Ancient Britain – The Ancient Cultures of Britain. Map of Ancient Britain, showing the Celtic tribes, and Roman roads
Even marrying her didn’t influence him to go back to the most powerful city. Even marrying him didn’t influence Decima to move on to Thracia. Within the years, almost nothing happened. Marcus Lucius visited his wife once a year and spent few happy, relaxed days by her side. She welcomed him friendly, open, wistful. He adored her and complemented her in every sentence. Still, he was relieved when he could go back to his friends in the army camp. Even in the minimal time frame of freedom, he trained his body daily and ignored the events his mother organised in his honour. On his way back to the camp, he analysed how to solve the situation. Someone had to edge down. He wasn’t ready to go back to Rome, she wasn’t willing to move so far, far away from her beloved, domestic city. After a few years of serving the empire in Thracia, he politely asked, whether it was possible to be resettled closer to Rome, but still not too close. As he got permission to serve in Brigetio, he was satisfied for the second time. It was only two weeks away from Rome.
The military camp Brigetio was a Roman military camp supervising a part of the Pannonian limes, which was a large section of the Roman Empire’s border. Brigetio was in the area of the northern Hungarian town of Komárom. First, a cohort fort was founded and extended to a military camp towards the end of the 1st Century AD. For strategic reasons, Emperor Claudius had chosen the location due to the crucial proximity to the mouth of Vah and the river Danube. The Vah was the largest tributary of the border section of the North Pannonian area. In the further eastern side of Komarno, the land raised to finally stand up as Gerecse Mountains. Brigetio also was an important road junction laying proudly, calmly on a major military and trade route that wriggled along the Danube and included Carnuntum and Aquincum, just two days away from each other if you were a messenger and four to five days if you were a merchant delivering goods.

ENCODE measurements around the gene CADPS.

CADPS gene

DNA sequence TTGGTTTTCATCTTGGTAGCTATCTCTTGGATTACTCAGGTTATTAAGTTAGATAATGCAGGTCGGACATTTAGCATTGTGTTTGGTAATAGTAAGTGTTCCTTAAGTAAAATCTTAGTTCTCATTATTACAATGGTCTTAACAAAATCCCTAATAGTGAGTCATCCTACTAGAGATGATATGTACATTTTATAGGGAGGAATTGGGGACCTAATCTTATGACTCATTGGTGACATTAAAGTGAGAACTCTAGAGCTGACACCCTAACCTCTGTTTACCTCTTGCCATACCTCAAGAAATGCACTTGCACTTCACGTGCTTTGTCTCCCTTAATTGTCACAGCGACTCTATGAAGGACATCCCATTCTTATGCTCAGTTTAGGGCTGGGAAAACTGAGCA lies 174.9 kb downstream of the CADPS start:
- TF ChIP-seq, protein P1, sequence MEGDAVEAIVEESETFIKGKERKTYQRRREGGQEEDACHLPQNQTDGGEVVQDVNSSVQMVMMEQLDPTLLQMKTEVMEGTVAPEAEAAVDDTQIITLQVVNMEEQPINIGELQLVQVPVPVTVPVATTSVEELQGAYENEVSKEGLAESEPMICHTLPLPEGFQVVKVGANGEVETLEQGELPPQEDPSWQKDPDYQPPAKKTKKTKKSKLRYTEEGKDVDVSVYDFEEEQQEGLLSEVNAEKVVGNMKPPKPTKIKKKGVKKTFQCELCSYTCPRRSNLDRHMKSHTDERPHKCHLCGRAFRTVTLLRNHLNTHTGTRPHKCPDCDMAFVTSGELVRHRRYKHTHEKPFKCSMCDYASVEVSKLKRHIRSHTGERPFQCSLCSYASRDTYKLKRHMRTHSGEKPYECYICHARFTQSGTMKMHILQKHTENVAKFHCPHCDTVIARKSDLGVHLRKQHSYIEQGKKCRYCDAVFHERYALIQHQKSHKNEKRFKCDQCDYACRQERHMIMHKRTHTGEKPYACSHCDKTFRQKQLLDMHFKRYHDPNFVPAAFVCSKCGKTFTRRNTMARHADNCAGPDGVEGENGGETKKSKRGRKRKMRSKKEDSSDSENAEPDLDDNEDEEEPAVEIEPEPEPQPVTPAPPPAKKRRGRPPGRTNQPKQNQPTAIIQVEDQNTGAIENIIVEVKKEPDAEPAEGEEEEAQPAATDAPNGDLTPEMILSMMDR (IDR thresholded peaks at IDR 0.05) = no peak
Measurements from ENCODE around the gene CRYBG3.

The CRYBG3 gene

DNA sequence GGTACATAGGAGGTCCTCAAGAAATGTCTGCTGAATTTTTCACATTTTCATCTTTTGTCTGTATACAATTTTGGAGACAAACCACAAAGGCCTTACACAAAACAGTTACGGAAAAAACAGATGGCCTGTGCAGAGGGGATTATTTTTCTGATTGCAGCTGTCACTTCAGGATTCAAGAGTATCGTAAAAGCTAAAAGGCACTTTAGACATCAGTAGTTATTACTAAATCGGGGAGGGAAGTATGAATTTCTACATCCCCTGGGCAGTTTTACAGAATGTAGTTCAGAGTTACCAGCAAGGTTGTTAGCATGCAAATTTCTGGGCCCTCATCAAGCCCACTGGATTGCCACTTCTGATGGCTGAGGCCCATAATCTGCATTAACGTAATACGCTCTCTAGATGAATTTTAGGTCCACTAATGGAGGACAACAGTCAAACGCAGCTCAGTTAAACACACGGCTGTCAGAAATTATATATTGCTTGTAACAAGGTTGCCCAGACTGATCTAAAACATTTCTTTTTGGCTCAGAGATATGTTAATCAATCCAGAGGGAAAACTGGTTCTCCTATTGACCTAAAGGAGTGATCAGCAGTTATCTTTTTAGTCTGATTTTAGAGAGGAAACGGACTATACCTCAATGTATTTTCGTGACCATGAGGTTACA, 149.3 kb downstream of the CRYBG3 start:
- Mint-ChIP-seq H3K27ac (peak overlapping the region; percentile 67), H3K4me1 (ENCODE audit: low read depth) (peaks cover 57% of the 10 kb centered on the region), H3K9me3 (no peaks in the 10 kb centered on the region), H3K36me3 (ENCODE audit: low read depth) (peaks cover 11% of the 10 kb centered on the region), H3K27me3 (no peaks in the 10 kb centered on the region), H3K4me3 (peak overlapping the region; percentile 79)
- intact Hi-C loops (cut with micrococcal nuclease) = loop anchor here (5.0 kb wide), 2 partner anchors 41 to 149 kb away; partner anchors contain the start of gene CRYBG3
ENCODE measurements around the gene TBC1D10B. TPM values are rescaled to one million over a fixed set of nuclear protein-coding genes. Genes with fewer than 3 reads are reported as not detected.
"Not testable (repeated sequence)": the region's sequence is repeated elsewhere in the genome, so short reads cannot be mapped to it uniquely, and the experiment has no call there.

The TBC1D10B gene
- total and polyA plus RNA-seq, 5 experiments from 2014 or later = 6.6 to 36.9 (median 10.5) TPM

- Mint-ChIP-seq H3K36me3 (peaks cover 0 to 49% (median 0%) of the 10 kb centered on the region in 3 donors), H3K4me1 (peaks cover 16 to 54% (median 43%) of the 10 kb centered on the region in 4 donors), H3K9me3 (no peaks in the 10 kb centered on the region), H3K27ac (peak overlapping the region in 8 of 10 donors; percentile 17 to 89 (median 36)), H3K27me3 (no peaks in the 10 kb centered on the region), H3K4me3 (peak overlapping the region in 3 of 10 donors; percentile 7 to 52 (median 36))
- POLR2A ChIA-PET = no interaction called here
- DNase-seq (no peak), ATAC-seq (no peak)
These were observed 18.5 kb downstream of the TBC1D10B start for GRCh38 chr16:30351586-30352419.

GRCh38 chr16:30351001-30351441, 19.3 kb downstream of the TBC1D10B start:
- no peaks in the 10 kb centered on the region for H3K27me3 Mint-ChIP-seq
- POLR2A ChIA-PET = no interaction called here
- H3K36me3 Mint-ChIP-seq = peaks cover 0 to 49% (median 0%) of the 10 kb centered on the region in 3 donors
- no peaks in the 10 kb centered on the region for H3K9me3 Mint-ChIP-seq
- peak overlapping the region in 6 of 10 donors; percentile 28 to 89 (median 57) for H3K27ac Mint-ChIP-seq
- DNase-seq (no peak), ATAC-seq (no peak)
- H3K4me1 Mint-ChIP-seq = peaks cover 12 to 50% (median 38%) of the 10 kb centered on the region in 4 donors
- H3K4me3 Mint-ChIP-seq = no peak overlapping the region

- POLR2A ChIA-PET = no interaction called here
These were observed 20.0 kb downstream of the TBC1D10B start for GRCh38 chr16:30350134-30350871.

In the North part of the horizon of the military camp, the navigable rivers Vah and Nitra flowed from the northern Carpathians. It was more spectacular in contrast to the older cohort fort, and not built right on the banks of the Danube, probably due to the risk of extended river runoffs. However, the river port had been built to use the water as a means of transport. The Roman Danube fleet had a larger, important base in Brigetio. Compared to Ostia, the port was calmer and less chaotic. Marcus Lucius loved visiting it.
Brigetio welcomed its guests with large, proud square gate towers as Porta Praetoria and Porta Decumana, as well as four corner towers at the massive, defensive walls. Then, you could see a rectangular floor plan with rounded corners in the form of playing cards and enclosing walls. In the centre, wooden barracks for four legions and two auxiliary cohorts were exposed, then, Praetorium, the residence of the Commander, and workshop stations, were settled. Not all legions were permanently stationed here. Some came here just for the hallmarks of bricks since the reign of Claudius. However, everybody knew that Britannica milliaria equitata, the first partly mounted double cohort of Britons Roman citizenship with power of 1,000 men, was located there. Originally, the cohort excavated in Britain, but since 89AD, it was assigned to Brigetio. Maybe therefore, Marcus Lucius felt so well there. The British influence reminded him about his stay in Britannia.